Representative Martha Roby (R-AL), 35, is serving her first term in the U.S. Congress. She is a graduate of New York University, an attorney, and served seven years on the Montgomery City Council. In 2010 she defeated Congressman Bobby Bright (D).
She is the mother of two children, a member of the Armed Services Committee, and has a strong pro-defense voting record. The Congresswoman is a major booster of the Ryan Plan to cut the deficit by $6.2 trillion, but she is concerned about unwise reductions at the Pentagon.
She says “It’s disheartening to think that the greatest threat to the future of our force is not some foreign foe, but rather the U.S. Congress.
“That is because sequestration looms. Absent congressional action, automatic defense cuts will reduce the defense budget by an additional $500 billion on top of the $487 billion already being implemented. In total, nearly $1 trillion will be cut.” Roby emphasizes that the growth of federal spending is because of entitlement programs, not the Defense Department. Despite her freshman status, Roby has already been tapped several times to speak on behalf of the Republican Caucus. A feature story in the Montgomery Advertiser described her as “solidly conservative”. She is best known as the author of the Honest Budget Act which is “designed to root out the budget gimmicks most commonly used by politicians to hide the truth, confuse the public, and run up the national debt.”
You can read more about the contest rules and background at: The 45 Most Admired Republican Women Under 45
What is expected to the largest event in Mississippi history will be held from May 22nd through the 28th. A wide variety of activities will commemorate the 50th anniversary of the Freedom Riders who integrated interstate bus transportation, and the entire civil rights struggle. Continue reading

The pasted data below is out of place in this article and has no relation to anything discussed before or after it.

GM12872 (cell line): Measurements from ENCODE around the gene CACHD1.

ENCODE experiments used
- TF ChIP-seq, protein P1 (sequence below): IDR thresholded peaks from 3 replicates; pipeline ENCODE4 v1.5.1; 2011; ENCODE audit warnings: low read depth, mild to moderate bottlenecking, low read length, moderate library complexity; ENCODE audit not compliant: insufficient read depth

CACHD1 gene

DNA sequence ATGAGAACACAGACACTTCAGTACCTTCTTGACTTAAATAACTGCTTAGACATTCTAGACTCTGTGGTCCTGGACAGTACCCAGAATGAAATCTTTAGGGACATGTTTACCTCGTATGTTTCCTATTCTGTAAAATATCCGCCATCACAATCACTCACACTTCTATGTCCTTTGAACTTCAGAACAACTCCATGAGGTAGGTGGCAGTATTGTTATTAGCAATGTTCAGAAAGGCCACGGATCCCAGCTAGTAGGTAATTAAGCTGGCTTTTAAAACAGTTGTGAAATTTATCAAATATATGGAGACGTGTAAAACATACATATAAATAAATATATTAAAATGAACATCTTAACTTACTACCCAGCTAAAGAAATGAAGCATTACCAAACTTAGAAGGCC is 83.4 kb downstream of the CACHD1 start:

Reviewed by Gregg Hilton
This is an important and thought provoking book. The author is a professor of history at the University of Alabama in Tuscaloosa, and her effort resulted in the Harry Truman Book Award from the Truman Presidential Library. She is a liberal but there is no bias in her account of this period.
The Dixiecrats (or southern Democrats) were predominantly conservative, but the movement also included many racists. She accurately quotes them and that was enough to prove her point. Her account begins with Franklin Roosevelt’s election in 1932, but as she readily acknowledges, the Democratic Party’s Solid South really began with the end of Reconstruction in 1877. Continue reading
Posted in Alabama, Arkansas, Democrats, Florida, Georgia, Louisiana, Mississippi, North Carolina, Republicans, South Carolina, Tennessee, Virginia
In yet another surprise of the 2010 campaign year, State Rep. Robert Bentley, 67, won Alabama’s GOP gubernatorial primary run-off last night. A few months ago his candidacy was not taken seriously by political professionals, but now Bentley is a solid favorite to claim the Governor’s Mansion. Continue reading
PHOTO: According to the most recent polls, Tim James and Bradley Byrne are the front runners in tomorrow’s Alabama gubernatorial primary. State Rep. Robert Bradley has been spending heavily on TV and Roy Moore has over 90% name identification. Almost 30% of GOP voters are still undecided.
Alabama voters go to the polls on Tuesday, and all eyes are on the gubernatorial primary. The state has voted Republican in five of the last six gubernatorial elections and Gov. Bob Riley (R) is stepping down after two terms because of term limits.
Governor Bob Riley (R) Retires